AB InBev will soon launch a project to track beer using a blockchain, or rather a DLT. This will allow the consumer to view the entire supply chain of the main ingredients that make up this alcoholic beverage.
In this case, barley will be traced. Indispensable for beer processing, the project will involve farms in particular, which will use innovative tools to track their crop. Afterwards, their destination will be traced to the plant where the barley will be processed.
The pilot project will involve several countries such as France, Germany and the UK, and in its final form will allow the beer to have a unique QR code that will be attached directly to the bottle, so the user can control the entire supply chain.
The first beer to have this QR code will be Leffe. The project will be launched in France next year, involving Antwerp in Belgium and the Stella Artois and Corona brewery in Leuven.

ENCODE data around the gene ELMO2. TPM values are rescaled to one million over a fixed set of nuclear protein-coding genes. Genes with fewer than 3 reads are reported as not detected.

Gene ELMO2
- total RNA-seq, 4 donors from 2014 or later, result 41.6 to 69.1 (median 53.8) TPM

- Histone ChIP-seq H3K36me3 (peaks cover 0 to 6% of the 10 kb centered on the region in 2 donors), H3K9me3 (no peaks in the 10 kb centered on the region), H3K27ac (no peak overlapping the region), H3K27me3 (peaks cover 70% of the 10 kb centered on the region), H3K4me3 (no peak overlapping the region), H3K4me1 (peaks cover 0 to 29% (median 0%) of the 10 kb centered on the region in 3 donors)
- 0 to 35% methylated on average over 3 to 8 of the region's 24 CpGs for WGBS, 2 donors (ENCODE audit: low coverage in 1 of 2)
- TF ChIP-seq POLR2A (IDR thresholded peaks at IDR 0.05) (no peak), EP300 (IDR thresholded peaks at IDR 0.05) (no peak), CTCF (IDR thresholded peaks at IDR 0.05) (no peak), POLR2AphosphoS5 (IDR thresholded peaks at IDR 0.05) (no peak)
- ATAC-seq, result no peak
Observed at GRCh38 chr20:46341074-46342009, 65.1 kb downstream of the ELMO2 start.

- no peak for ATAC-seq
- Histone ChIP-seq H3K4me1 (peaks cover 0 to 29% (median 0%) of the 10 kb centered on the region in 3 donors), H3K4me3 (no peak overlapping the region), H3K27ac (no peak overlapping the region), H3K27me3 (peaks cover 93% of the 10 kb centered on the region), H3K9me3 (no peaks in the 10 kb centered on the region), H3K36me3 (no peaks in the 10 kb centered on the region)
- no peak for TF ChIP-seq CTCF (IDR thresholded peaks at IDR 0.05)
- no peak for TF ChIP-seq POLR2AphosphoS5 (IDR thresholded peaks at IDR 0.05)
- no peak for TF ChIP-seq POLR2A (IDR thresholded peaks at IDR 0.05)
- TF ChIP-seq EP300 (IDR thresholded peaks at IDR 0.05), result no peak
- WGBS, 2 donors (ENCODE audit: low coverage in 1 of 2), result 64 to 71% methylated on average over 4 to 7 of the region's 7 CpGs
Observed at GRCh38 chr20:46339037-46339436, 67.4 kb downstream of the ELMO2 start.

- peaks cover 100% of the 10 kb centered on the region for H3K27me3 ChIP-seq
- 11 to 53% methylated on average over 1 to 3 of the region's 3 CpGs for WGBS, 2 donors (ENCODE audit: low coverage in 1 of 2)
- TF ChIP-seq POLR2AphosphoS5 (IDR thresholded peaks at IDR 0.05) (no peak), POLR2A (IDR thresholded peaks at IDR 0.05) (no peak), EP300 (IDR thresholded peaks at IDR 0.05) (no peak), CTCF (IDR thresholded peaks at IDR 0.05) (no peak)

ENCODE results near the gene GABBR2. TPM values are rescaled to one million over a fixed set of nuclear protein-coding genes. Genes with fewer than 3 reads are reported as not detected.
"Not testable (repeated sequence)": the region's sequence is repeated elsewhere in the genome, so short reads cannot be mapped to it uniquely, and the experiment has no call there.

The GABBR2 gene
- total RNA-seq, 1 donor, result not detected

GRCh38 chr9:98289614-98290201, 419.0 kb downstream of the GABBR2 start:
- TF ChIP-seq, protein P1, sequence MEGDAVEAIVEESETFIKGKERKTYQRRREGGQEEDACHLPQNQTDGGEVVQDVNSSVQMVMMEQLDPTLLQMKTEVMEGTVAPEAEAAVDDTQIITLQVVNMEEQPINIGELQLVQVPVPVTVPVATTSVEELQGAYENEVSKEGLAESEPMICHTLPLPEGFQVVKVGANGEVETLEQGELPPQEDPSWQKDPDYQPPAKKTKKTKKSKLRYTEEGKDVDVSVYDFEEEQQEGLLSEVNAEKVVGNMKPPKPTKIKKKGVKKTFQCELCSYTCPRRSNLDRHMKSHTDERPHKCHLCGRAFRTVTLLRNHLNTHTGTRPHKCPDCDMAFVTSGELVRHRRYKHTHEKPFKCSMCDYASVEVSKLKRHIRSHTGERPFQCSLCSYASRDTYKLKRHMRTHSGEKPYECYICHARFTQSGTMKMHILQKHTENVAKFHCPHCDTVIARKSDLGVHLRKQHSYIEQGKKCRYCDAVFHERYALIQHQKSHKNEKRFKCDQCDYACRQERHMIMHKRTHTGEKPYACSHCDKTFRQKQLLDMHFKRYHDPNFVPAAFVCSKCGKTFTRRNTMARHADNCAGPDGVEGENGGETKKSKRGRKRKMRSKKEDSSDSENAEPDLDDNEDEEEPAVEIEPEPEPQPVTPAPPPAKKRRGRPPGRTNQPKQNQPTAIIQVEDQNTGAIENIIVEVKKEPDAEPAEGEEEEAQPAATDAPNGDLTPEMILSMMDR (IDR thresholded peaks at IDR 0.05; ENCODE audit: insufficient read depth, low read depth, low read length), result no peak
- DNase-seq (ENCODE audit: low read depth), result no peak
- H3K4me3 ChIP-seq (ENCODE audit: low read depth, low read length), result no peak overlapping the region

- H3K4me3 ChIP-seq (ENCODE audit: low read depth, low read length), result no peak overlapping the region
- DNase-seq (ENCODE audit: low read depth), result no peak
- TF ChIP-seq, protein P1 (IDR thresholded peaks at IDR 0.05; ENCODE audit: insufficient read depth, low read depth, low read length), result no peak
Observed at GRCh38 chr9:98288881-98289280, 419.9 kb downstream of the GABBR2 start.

Beer transparency on the blockchain
The AB InBev project will make the entire beer supply chain transparent to the end consumer for the first time in Europe, as explained by the CIO of AB InBev, Pieter Bruyland:
“For the first time in our European operations, this project will create a fully transparent, indirect supply network all the way to the end consumer. By connecting players across the beer supply chain – from farmers, malting cooperatives, breweries, warehouses and carriers – to one secure, decentralised platform we can increase traceability and gather data that will help us to continue to grow the finest ingredients for our beers sustainably”.
DLT and not actual Blockchain
Unfortunately, however, once again this is not a real permissionless blockchain, but a DLT, and to be precise that of SettleMint.
It is therefore a centralized ledger and therefore subject to censorship.